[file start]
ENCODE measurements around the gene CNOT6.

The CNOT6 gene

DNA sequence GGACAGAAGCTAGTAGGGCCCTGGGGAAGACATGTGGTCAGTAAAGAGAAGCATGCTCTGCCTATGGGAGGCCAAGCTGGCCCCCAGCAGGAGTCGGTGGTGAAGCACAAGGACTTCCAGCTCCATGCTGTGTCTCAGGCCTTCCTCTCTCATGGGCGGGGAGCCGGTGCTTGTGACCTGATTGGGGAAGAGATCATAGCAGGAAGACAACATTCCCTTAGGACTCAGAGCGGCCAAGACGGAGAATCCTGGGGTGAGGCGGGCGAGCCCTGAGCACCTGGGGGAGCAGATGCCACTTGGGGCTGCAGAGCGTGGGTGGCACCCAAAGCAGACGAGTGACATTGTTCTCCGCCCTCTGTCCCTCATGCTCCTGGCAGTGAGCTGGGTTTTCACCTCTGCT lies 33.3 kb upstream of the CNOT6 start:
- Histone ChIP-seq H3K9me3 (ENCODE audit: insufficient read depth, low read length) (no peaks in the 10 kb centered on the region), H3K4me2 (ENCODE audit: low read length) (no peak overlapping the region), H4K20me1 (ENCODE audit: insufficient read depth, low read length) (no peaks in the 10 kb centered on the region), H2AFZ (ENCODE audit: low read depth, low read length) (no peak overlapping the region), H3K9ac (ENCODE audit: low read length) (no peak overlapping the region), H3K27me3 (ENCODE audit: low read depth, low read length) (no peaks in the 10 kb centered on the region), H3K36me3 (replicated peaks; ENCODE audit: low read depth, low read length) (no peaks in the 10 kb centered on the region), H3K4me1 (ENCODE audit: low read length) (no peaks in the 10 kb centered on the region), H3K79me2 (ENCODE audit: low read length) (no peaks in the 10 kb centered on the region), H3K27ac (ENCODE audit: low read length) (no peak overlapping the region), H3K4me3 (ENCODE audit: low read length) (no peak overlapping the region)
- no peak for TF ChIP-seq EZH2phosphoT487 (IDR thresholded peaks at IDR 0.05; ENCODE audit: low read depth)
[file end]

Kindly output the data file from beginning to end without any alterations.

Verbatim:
ENCODE measurements around the gene CNOT6.

The CNOT6 gene

DNA sequence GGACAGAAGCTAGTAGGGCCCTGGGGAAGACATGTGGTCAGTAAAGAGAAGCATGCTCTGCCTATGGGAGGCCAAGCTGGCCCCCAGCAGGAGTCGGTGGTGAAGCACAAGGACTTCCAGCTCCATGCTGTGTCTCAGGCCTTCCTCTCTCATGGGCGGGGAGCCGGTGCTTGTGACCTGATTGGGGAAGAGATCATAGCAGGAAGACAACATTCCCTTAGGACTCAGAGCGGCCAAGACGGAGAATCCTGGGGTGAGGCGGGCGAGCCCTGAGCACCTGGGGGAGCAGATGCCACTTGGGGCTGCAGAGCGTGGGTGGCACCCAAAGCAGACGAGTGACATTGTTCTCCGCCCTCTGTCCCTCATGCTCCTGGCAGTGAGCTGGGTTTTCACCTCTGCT lies 33.3 kb upstream of the CNOT6 start:
- Histone ChIP-seq H3K9me3 (ENCODE audit: insufficient read depth, low read length) (no peaks in the 10 kb centered on the region), H3K4me2 (ENCODE audit: low read length) (no peak overlapping the region), H4K20me1 (ENCODE audit: insufficient read depth, low read length) (no peaks in the 10 kb centered on the region), H2AFZ (ENCODE audit: low read depth, low read length) (no peak overlapping the region), H3K9ac (ENCODE audit: low read length) (no peak overlapping the region), H3K27me3 (ENCODE audit: low read depth, low read length) (no peaks in the 10 kb centered on the region), H3K36me3 (replicated peaks; ENCODE audit: low read depth, low read length) (no peaks in the 10 kb centered on the region), H3K4me1 (ENCODE audit: low read length) (no peaks in the 10 kb centered on the region), H3K79me2 (ENCODE audit: low read length) (no peaks in the 10 kb centered on the region), H3K27ac (ENCODE audit: low read length) (no peak overlapping the region), H3K4me3 (ENCODE audit: low read length) (no peak overlapping the region)
- no peak for TF ChIP-seq EZH2phosphoT487 (IDR thresholded peaks at IDR 0.05; ENCODE audit: low read depth)